Myakka River State Park in Sarasota is popular for its vast open land and abundant wildlife–including an estimated 4,000 alligators that call it home.
While there’s lots to do at Myakka River State Park, photography is one activity that lures shutterbugs from around the world. In fact, photographer Clyde Butcher began to take his famous black and white photos at Myakka River State Park just a few years ago. His time in Myakka contrasted and complemented the oodles of pics he’s taken down in the Everglades. (Fun fact: He now has a darkroom, gallery, and studio in nearby Venice.)
As Myakka River State Park is so large–58 square miles with more than 39 miles of hiking trails–you may wonder where are some particularly key spots if you want to get great photos, including those of its famous gators (at a safe distance, of course). Here’s where our guide below comes in handy.
Our list is by no means exhaustive. We’ve been to Myakka River State Park many times, but we haven’t explored its more remote trails nor have we camped there. Feel free to comment and add additional areas at the park that you think are perfect for your pics, whether you use a smartphone or a fancy-schmancy camera (we use both).
Using the main entrance at Myakka Park off of SR72, you’ve got about a four-mile drive toward the concession area and Myakka River. About halfway there is a bridge that overlooks a wide swatch of water where you can literally see dozens of gators at once. On some days, you may visit and see a handful of gators resting in the water or gently gliding. On others, you hit the jackpot and will see many gators in all states of activity. We recently caught one large gator bellowing (a loud, scary sound) before getting a smaller gator in front of it to move. We also saw another gator who literally travelled with an island–a somewhat small patch of land that was on top of its body. (Visit our Instagram page, @Florida_Culture, for videos of these encounters.)
Part of the fun at the bridge area is people watching, especially for those visiting from out of town who are seeing alligators for the first time. Just be smart and don’t head down below the bridge! It’s a sure way to tempt fate and you’re not guaranteed solid ground to escape quickly from these apex predators.
There’s a quieter, small turn-off on the left past the bridge area called Fisherman’s Loop that can be terrific for photos, whether it’s looking out onto the open fields, watching the trees, or scouting for gators in the creek. We’d almost say it’s a secret area but we recently have seen more people there–so, not really a secret but best enjoyed early before more people come. As the name implies, Fisherman’s Loop has a small loop-shaped parking lot, a picnic table, some benches, and some walking trails. Every time we’ve gone, we’ve seen gators. We also recently saw a family of wild hogs, including babies, in the woods. Watch the water and you’ll notice a gator hanging out in the water under some large tree branches. You’ll also see them glide by in the water and then stop and rest. You can see all this from a slightly elevated vantage point as you look down at the creek.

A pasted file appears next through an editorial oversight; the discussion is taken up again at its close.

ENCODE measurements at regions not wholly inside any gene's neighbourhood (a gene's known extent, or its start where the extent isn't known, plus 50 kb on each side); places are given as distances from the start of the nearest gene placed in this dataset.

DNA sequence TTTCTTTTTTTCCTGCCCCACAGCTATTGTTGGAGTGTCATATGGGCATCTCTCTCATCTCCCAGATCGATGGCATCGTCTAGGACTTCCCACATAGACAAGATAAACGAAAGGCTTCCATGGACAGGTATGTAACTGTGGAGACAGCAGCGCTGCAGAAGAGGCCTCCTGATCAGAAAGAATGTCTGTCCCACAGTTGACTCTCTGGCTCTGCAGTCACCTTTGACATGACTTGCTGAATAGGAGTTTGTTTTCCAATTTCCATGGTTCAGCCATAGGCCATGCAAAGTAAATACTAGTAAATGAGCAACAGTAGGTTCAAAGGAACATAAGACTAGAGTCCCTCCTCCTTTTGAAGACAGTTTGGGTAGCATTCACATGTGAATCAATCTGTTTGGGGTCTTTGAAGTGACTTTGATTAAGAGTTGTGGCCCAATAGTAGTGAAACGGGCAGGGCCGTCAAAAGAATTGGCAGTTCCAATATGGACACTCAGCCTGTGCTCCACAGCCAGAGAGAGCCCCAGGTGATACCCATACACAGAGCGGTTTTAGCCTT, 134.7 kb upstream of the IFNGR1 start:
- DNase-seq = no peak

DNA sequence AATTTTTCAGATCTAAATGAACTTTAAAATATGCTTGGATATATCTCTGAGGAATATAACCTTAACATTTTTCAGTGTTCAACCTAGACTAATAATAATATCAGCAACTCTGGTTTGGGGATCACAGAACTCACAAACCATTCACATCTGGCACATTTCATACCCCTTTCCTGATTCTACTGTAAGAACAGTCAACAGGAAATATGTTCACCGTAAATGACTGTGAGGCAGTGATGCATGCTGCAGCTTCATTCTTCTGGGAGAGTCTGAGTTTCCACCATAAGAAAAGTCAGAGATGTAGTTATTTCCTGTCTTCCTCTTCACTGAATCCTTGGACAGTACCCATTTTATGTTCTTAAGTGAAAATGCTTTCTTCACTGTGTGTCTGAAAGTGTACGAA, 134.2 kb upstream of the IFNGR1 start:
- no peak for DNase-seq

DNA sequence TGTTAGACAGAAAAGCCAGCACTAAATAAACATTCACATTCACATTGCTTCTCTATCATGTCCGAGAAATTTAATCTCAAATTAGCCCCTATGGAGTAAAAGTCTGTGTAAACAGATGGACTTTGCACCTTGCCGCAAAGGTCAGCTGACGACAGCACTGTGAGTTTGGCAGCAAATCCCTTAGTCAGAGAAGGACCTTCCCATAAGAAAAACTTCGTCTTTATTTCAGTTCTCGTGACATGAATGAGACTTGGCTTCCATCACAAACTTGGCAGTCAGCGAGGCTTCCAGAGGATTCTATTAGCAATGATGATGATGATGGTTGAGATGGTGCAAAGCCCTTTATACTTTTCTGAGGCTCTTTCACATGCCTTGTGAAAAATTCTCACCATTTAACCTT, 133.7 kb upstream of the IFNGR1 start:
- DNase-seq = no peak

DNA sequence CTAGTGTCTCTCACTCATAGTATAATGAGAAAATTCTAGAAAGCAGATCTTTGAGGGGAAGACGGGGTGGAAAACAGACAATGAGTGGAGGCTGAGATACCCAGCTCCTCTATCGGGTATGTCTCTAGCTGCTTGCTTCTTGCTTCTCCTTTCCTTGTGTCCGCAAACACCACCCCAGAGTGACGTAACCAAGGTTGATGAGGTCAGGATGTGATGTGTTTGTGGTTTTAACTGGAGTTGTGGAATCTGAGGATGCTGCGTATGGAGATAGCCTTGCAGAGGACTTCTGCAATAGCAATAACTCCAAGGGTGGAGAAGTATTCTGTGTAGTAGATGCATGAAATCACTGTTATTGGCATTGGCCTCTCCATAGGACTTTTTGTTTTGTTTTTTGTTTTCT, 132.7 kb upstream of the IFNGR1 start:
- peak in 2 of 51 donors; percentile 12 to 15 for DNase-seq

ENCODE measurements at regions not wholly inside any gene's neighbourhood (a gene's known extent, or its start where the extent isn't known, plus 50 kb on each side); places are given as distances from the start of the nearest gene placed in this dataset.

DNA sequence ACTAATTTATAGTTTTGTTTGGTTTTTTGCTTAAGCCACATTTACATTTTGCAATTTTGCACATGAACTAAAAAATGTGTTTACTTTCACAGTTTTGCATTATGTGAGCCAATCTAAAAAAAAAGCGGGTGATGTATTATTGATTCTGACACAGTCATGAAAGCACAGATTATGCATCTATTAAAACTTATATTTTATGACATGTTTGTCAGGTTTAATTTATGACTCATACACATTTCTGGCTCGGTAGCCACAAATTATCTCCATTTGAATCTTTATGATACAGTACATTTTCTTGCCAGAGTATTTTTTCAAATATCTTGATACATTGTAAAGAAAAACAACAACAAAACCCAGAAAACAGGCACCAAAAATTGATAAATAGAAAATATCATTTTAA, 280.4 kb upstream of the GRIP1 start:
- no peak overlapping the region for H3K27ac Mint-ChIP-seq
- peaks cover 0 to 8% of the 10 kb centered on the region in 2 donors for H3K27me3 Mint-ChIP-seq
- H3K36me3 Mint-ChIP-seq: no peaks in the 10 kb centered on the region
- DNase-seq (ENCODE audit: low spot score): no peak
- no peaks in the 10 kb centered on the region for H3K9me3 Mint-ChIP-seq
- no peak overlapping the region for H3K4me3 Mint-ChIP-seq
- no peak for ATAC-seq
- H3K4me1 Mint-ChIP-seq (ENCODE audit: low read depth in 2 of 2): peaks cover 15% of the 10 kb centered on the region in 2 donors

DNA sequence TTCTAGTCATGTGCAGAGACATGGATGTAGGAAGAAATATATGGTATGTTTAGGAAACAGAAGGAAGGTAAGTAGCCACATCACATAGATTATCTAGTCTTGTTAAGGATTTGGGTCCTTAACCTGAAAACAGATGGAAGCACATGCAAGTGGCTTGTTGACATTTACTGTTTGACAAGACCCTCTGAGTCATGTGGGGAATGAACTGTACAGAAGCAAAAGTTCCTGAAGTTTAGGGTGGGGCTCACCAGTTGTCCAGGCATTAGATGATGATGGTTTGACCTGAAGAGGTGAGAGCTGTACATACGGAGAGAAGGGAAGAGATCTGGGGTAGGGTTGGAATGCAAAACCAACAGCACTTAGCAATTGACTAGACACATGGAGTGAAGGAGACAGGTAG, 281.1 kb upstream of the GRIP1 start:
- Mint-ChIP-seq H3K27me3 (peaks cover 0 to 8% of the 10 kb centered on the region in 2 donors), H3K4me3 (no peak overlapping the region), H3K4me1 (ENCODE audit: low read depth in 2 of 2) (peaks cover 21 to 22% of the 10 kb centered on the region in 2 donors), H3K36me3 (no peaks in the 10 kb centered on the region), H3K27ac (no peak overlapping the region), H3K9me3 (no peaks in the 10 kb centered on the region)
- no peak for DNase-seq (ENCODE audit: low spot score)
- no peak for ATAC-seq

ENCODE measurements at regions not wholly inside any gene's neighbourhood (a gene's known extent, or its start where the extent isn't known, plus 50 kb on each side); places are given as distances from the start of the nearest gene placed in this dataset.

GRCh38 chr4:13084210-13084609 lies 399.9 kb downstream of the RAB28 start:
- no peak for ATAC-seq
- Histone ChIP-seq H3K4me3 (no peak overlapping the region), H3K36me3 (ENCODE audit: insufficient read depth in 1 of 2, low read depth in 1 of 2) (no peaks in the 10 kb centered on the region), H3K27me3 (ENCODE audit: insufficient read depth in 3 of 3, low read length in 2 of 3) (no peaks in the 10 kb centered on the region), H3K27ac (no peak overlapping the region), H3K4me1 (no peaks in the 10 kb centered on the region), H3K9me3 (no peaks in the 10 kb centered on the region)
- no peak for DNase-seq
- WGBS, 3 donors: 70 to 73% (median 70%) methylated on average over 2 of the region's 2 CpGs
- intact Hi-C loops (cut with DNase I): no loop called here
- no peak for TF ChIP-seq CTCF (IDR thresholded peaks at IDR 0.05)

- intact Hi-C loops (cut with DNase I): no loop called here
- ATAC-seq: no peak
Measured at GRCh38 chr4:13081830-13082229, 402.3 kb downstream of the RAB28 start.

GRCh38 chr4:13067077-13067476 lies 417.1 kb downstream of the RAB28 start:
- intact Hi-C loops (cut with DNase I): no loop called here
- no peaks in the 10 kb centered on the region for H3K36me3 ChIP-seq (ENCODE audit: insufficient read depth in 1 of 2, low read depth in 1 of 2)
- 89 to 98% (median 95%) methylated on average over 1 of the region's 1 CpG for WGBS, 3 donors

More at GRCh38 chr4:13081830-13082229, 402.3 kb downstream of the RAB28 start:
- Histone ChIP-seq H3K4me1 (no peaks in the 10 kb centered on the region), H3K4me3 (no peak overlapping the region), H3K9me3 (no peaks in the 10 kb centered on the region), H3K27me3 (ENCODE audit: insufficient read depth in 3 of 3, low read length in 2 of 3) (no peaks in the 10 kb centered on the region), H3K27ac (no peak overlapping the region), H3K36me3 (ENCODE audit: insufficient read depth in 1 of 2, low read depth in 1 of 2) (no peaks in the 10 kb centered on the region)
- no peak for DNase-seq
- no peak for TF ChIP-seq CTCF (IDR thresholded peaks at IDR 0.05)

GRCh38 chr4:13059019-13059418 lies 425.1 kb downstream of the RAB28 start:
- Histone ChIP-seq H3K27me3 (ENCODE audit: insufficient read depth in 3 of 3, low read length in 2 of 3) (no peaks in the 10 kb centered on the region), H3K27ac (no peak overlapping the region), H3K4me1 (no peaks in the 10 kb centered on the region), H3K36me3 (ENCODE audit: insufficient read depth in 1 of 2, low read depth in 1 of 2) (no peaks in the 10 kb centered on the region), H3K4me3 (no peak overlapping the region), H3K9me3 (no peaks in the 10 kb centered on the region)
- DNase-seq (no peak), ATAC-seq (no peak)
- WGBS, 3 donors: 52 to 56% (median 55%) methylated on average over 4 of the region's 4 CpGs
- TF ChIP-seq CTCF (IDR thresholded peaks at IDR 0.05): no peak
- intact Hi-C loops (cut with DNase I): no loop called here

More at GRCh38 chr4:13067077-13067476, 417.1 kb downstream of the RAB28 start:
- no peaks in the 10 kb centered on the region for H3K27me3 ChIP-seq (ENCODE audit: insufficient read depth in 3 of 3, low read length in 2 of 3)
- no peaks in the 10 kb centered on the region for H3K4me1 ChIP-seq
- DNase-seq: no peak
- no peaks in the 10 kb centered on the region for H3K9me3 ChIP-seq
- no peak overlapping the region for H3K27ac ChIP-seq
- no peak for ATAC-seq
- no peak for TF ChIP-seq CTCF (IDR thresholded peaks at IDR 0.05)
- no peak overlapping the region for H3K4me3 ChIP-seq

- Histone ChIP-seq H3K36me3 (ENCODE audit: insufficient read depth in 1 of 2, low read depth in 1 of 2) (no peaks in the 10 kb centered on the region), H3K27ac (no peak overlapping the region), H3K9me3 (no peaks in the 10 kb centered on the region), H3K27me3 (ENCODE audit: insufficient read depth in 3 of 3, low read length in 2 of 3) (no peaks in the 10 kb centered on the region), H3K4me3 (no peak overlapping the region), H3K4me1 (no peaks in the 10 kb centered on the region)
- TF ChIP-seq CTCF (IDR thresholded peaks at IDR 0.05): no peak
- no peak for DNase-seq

Fisherman’s Loop is enjoyable as it’s quiet and more intimate than the bridge area, but again Use your telephoto lens or zoom, and keep a safe distance. Although gators aren’t actively looking to attack–they’re actually quite shy–you don’t want to risk taking extra steps and falling in the water.
Myakka River and Concession Area
After driving the four miles into the park to where it meets Myakka River, you’ve got several choices on what to do next, all of which offer some great potential pictures. Spend time right on the edge of Myakka River, and you’ll likely get some terrific bird shots. The birdwatching folks we’ve seen there can fill you in on what’s hanging out. If it’s in operation, the Myakka River Boat Tour will give you a few right on the water. (As of April 2023, the water levels were low so the boat tour wasn’t operational.) There are often alligators that hang out in the water, near where the boats dock. You can also take a tram for an interior view of the park; call in advance or look online to find out its hours.
From the area beside Myakka River, you can venture off into the woods onto some trails where you’ll find wildflowers and gators sunning themselves in the water and on land that’s on the other side of where you’re walking. Watch out for dragonflies, honeybees, and more.